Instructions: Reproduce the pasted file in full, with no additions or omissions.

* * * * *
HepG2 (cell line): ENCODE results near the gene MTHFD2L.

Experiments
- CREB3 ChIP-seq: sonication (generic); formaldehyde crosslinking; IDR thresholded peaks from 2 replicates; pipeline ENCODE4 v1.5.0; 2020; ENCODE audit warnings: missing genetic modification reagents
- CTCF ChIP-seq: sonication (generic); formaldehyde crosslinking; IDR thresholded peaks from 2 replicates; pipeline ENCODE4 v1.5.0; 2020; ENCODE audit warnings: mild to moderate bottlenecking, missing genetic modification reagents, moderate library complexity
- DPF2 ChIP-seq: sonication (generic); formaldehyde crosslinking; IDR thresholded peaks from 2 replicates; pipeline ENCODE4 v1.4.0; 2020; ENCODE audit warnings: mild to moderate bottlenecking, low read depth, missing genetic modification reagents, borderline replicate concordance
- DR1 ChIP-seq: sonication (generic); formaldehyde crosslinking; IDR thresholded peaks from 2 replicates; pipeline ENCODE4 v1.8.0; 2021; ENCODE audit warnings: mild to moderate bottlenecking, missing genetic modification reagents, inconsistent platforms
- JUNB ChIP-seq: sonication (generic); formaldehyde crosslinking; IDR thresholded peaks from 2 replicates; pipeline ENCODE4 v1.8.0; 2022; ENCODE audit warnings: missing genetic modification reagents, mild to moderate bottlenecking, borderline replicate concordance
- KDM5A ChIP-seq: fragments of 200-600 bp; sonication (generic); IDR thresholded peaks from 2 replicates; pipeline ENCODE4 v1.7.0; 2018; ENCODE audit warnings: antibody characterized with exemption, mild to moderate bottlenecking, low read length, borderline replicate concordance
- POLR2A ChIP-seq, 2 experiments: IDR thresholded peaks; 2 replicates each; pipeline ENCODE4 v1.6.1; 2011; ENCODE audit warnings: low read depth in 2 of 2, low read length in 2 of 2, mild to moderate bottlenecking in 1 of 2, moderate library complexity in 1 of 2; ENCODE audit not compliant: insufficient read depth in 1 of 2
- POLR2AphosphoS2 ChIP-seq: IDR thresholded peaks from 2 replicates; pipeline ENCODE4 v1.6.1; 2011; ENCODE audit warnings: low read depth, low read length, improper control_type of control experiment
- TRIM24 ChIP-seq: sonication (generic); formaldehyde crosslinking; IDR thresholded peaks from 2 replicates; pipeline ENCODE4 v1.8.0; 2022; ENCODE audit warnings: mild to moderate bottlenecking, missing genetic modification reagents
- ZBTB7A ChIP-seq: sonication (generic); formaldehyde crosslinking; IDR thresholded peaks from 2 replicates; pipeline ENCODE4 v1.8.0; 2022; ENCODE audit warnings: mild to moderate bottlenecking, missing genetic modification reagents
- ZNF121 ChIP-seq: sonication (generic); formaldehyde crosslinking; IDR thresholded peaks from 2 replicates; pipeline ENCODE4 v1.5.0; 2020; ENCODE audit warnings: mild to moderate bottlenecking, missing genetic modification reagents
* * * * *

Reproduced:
HepG2 (cell line): ENCODE results near the gene MTHFD2L.

Experiments
- CREB3 ChIP-seq: sonication (generic); formaldehyde crosslinking; IDR thresholded peaks from 2 replicates; pipeline ENCODE4 v1.5.0; 2020; ENCODE audit warnings: missing genetic modification reagents
- CTCF ChIP-seq: sonication (generic); formaldehyde crosslinking; IDR thresholded peaks from 2 replicates; pipeline ENCODE4 v1.5.0; 2020; ENCODE audit warnings: mild to moderate bottlenecking, missing genetic modification reagents, moderate library complexity
- DPF2 ChIP-seq: sonication (generic); formaldehyde crosslinking; IDR thresholded peaks from 2 replicates; pipeline ENCODE4 v1.4.0; 2020; ENCODE audit warnings: mild to moderate bottlenecking, low read depth, missing genetic modification reagents, borderline replicate concordance
- DR1 ChIP-seq: sonication (generic); formaldehyde crosslinking; IDR thresholded peaks from 2 replicates; pipeline ENCODE4 v1.8.0; 2021; ENCODE audit warnings: mild to moderate bottlenecking, missing genetic modification reagents, inconsistent platforms
- JUNB ChIP-seq: sonication (generic); formaldehyde crosslinking; IDR thresholded peaks from 2 replicates; pipeline ENCODE4 v1.8.0; 2022; ENCODE audit warnings: missing genetic modification reagents, mild to moderate bottlenecking, borderline replicate concordance
- KDM5A ChIP-seq: fragments of 200-600 bp; sonication (generic); IDR thresholded peaks from 2 replicates; pipeline ENCODE4 v1.7.0; 2018; ENCODE audit warnings: antibody characterized with exemption, mild to moderate bottlenecking, low read length, borderline replicate concordance
- POLR2A ChIP-seq, 2 experiments: IDR thresholded peaks; 2 replicates each; pipeline ENCODE4 v1.6.1; 2011; ENCODE audit warnings: low read depth in 2 of 2, low read length in 2 of 2, mild to moderate bottlenecking in 1 of 2, moderate library complexity in 1 of 2; ENCODE audit not compliant: insufficient read depth in 1 of 2
- POLR2AphosphoS2 ChIP-seq: IDR thresholded peaks from 2 replicates; pipeline ENCODE4 v1.6.1; 2011; ENCODE audit warnings: low read depth, low read length, improper control_type of control experiment
- TRIM24 ChIP-seq: sonication (generic); formaldehyde crosslinking; IDR thresholded peaks from 2 replicates; pipeline ENCODE4 v1.8.0; 2022; ENCODE audit warnings: mild to moderate bottlenecking, missing genetic modification reagents
- ZBTB7A ChIP-seq: sonication (generic); formaldehyde crosslinking; IDR thresholded peaks from 2 replicates; pipeline ENCODE4 v1.8.0; 2022; ENCODE audit warnings: mild to moderate bottlenecking, missing genetic modification reagents
- ZNF121 ChIP-seq: sonication (generic); formaldehyde crosslinking; IDR thresholded peaks from 2 replicates; pipeline ENCODE4 v1.5.0; 2020; ENCODE audit warnings: mild to moderate bottlenecking, missing genetic modification reagents